“Those who care for people with Alzheimer’s disease are often overwhelmed by their ongoing responsibilities. Sometimes this results in actions such as yelling, hitting or other behaviors that are harmful or abusive. As health care providers, we have an important opportunity and responsibility to prevent and ameliorate mistreatment.
“Asking caregivers as well as the person with dementia about their stresses, offering community-based services such as adult day care programs and support groups, providing counseling services, and, when actual abuse is discovered, reporting to Adult Protective Services are all strategies we can utilize in our quest to provide the very best care for people with dementia.”
Laura Mosqueda is director of the National Center on Elder Abuse, the nation’s only clearinghouse for information on neglect, abuse and exploitation of the elderly that is housed at the Keck School of Medicine of USC. Mosqueda also is chair and professor of family medicine and geriatrics at the Keck School of Medicine.
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Head injuries may increase the risk for dementia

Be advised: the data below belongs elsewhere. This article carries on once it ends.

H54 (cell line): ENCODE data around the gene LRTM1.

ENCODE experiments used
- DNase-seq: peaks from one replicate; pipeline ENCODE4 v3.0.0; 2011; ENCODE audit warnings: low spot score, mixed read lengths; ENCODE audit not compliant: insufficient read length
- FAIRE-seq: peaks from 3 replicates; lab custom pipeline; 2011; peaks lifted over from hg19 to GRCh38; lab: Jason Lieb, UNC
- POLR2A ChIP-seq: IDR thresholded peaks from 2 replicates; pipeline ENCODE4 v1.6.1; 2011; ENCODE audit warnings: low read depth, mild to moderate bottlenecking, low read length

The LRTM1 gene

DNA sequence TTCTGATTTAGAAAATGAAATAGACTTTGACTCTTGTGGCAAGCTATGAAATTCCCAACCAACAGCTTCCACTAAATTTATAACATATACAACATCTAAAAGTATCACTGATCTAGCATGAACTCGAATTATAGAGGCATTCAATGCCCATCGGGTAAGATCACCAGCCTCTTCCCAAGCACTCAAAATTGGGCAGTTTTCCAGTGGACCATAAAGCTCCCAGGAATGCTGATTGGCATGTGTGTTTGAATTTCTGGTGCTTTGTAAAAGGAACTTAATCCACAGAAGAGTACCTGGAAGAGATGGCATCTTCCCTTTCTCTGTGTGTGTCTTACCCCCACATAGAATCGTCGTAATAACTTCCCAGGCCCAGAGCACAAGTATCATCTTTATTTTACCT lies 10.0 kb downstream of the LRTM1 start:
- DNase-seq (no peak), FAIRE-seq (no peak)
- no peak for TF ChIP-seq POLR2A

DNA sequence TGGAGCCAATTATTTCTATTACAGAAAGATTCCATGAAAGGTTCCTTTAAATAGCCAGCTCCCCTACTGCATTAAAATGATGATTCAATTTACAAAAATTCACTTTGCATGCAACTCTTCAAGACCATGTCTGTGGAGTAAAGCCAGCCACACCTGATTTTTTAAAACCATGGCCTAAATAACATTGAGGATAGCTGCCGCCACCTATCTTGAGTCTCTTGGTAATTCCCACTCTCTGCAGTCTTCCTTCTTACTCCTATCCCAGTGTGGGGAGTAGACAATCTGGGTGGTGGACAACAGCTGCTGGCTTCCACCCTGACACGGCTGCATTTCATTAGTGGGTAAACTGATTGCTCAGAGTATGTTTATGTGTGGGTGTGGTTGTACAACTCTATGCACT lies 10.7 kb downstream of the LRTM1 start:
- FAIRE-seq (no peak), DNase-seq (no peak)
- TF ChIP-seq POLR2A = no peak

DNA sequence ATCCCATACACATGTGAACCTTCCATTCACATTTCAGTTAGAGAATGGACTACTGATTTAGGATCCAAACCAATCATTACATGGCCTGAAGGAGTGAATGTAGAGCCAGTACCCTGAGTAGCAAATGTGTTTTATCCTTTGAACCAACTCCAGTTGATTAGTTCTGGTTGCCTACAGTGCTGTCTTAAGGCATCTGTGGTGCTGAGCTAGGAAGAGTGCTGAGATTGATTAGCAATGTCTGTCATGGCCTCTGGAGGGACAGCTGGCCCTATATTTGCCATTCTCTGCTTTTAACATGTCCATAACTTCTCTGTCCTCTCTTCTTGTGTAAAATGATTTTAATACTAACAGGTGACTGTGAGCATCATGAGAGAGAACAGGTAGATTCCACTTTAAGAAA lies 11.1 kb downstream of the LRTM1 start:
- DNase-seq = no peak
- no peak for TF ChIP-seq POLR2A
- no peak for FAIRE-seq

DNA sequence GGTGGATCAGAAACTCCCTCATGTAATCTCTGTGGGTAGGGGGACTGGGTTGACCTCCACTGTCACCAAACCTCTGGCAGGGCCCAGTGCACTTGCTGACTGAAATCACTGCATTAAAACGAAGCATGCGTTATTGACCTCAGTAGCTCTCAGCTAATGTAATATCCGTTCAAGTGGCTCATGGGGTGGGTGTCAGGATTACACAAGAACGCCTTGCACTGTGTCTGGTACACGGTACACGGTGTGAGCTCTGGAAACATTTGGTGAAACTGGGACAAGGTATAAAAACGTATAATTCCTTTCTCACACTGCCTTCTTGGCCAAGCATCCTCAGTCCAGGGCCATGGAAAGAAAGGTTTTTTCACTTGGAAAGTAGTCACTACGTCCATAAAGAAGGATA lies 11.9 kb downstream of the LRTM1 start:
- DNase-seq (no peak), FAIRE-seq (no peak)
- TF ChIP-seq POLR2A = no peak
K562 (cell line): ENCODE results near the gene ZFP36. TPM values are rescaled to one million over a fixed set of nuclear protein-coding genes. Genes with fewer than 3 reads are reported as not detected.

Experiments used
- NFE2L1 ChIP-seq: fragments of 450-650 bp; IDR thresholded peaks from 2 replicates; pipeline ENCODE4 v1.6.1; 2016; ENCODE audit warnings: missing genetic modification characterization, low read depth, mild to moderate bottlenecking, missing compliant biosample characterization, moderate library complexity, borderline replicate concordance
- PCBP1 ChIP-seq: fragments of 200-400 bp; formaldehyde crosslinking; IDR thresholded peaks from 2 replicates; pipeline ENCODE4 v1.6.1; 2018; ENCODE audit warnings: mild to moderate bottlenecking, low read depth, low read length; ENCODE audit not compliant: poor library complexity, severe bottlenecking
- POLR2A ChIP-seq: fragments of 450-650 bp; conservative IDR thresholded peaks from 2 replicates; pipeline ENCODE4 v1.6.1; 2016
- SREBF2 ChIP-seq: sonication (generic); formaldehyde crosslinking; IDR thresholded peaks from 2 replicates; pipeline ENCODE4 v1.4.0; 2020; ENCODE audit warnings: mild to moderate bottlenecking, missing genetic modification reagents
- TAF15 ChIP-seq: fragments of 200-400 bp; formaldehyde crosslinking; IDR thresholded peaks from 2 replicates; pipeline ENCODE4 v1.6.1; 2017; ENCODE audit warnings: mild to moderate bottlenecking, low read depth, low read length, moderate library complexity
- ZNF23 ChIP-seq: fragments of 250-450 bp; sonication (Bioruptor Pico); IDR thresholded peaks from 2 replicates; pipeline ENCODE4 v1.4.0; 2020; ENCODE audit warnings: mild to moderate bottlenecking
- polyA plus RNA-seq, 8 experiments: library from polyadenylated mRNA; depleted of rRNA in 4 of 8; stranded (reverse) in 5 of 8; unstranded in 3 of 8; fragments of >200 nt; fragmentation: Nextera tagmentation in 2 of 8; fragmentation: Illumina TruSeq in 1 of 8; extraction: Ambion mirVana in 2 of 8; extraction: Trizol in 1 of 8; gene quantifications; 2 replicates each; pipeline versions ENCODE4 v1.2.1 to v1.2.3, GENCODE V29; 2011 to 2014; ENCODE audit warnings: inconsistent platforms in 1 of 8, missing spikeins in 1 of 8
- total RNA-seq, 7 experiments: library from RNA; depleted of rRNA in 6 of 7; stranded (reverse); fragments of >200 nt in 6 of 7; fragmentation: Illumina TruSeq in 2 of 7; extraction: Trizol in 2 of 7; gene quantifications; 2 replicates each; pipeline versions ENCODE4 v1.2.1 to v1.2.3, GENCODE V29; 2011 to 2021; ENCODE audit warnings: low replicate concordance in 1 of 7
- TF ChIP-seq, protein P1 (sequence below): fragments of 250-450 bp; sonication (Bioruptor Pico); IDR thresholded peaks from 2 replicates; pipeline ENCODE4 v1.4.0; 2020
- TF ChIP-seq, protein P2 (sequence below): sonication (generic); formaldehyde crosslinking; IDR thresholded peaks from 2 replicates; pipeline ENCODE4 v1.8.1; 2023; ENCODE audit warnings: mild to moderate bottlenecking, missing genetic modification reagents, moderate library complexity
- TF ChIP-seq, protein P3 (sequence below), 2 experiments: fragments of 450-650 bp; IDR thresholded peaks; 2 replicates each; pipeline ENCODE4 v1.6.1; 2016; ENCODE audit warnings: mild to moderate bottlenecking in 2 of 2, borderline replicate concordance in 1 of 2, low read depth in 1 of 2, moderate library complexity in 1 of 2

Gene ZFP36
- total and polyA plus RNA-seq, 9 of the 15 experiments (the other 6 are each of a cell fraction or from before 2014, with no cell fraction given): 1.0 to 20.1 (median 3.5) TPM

“The aging brain and the young brain are affected by TBI differently, and brain scans can assist us in our attempts to understand why certain TBI patients are at higher risk for Alzheimer’s disease than others. In the future, the brain scans of concussion victims may even help scientists to early identify such high-risk individuals, whether they are civilians, athletes or members of the armed forces.”
Andrei Irimia is a neuroimaging researcher who studies how concussions and other forms of traumatic brain injury may alter brain aging and even increase the risk for Alzheimer’s disease. He is an assistant professor of gerontology and neuroscience at the USC Leonard Davis School of Gerontology.
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Down syndrome heightens risk for Alzheimer’s disease
“Individuals with Down syndrome have increased risk of developing Alzheimer’s disease. This connection between Down syndrome and Alzheimer’s provides an opportunity to identify common genes contributing to dementia in both populations.